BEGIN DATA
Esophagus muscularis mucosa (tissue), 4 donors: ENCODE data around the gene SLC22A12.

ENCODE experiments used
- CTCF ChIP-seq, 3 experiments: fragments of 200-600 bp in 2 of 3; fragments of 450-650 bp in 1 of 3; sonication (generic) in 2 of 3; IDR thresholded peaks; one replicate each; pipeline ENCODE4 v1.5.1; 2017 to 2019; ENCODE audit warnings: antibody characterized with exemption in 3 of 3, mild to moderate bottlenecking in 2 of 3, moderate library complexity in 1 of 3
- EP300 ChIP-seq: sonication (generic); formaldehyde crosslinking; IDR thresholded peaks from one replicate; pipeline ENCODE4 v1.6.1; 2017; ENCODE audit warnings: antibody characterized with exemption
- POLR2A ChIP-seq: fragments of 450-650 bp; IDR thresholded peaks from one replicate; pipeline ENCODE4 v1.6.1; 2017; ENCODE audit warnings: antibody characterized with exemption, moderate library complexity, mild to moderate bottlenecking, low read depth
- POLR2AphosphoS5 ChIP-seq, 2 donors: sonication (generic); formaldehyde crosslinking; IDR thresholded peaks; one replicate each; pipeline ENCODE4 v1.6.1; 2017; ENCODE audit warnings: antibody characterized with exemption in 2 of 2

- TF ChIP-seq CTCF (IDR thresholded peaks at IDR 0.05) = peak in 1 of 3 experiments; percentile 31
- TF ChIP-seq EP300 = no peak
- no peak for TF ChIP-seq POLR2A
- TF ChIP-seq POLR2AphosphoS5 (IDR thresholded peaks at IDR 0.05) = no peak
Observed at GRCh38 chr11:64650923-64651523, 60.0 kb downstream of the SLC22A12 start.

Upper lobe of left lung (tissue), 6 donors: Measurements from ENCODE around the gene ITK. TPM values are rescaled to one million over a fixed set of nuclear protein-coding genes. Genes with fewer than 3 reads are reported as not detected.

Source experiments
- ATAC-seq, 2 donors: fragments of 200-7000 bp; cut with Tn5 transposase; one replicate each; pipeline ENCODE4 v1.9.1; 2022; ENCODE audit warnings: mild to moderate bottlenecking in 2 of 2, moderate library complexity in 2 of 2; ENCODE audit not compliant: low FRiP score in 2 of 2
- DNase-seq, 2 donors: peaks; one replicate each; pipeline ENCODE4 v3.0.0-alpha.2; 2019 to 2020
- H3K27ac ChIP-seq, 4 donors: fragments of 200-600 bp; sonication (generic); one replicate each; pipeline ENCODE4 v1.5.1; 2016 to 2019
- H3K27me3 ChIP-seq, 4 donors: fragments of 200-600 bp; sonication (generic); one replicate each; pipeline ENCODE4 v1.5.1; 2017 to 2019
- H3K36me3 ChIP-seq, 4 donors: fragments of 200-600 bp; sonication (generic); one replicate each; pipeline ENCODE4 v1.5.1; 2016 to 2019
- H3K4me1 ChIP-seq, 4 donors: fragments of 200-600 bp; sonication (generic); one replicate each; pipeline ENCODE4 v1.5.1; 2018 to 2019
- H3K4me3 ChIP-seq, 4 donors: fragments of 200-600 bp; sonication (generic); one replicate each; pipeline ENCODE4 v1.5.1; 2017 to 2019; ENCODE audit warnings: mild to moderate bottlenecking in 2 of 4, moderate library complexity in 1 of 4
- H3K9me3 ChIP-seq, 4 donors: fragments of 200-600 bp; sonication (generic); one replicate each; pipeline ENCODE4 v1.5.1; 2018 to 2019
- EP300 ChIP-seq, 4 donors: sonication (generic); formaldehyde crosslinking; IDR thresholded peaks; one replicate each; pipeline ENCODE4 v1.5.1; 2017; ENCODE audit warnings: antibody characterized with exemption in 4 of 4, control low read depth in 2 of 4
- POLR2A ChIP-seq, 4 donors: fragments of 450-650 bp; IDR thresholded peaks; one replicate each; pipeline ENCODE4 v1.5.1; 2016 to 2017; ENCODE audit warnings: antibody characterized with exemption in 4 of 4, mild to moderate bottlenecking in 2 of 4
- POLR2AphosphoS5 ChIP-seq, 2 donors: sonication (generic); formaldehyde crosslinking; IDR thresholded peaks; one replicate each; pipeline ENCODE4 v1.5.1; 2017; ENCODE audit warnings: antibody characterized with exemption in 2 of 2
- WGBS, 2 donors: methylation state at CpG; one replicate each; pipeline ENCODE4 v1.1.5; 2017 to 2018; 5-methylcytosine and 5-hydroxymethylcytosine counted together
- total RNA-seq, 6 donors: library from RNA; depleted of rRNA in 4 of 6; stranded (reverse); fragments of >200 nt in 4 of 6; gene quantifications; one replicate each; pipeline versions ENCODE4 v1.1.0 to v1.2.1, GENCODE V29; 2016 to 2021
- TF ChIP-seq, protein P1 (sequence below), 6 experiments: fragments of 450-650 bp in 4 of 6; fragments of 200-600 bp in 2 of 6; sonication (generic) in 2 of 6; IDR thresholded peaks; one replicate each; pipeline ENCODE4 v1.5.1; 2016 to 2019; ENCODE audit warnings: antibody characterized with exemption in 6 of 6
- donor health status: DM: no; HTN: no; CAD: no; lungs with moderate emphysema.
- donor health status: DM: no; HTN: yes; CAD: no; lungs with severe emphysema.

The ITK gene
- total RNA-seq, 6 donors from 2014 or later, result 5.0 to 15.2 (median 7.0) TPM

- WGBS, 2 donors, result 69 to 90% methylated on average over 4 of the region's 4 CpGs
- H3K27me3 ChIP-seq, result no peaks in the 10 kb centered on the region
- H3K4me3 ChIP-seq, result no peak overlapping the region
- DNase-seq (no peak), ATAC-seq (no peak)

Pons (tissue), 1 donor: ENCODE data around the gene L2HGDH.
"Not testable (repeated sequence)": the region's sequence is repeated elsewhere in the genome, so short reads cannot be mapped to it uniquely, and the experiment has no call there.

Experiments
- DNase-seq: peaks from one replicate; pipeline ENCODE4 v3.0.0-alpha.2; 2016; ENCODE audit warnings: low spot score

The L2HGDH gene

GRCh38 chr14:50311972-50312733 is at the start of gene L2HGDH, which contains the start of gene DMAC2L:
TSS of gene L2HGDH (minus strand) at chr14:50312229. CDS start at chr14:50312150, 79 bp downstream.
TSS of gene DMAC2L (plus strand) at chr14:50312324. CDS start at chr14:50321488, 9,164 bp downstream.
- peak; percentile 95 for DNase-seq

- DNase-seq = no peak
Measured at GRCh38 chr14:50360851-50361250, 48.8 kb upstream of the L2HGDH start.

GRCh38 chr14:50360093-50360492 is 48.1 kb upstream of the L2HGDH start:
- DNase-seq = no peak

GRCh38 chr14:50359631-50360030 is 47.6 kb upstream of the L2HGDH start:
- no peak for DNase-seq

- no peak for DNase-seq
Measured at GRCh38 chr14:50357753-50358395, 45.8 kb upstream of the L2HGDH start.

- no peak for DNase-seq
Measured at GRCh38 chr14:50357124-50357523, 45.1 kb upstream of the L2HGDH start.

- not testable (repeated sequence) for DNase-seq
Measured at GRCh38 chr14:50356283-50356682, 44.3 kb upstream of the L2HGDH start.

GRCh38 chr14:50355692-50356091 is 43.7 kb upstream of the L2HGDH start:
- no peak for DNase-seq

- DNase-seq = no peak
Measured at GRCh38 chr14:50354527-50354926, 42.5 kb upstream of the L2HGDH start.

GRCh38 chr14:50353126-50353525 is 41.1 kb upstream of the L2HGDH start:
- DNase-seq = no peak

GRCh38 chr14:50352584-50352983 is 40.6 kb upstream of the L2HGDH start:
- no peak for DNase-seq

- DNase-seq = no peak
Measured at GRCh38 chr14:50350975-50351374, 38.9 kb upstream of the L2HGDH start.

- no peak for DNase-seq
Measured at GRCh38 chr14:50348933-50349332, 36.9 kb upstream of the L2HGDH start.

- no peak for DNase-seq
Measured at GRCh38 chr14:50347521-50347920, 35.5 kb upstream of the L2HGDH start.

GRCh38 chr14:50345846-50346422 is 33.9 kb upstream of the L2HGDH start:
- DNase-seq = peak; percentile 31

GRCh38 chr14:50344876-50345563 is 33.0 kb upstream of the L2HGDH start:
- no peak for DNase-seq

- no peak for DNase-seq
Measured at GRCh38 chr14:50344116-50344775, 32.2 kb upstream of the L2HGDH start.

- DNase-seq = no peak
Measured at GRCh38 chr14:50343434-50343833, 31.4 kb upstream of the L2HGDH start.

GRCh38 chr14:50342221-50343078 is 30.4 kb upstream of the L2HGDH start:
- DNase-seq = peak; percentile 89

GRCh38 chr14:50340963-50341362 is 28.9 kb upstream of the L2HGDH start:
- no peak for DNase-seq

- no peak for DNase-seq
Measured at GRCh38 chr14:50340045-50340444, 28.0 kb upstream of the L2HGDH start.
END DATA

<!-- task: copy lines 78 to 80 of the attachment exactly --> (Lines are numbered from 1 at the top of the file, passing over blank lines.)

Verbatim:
Measured at GRCh38 chr14:50343434-50343833, 31.4 kb upstream of the L2HGDH start.

GRCh38 chr14:50342221-50343078 is 30.4 kb upstream of the L2HGDH start:
- DNase-seq = peak; percentile 89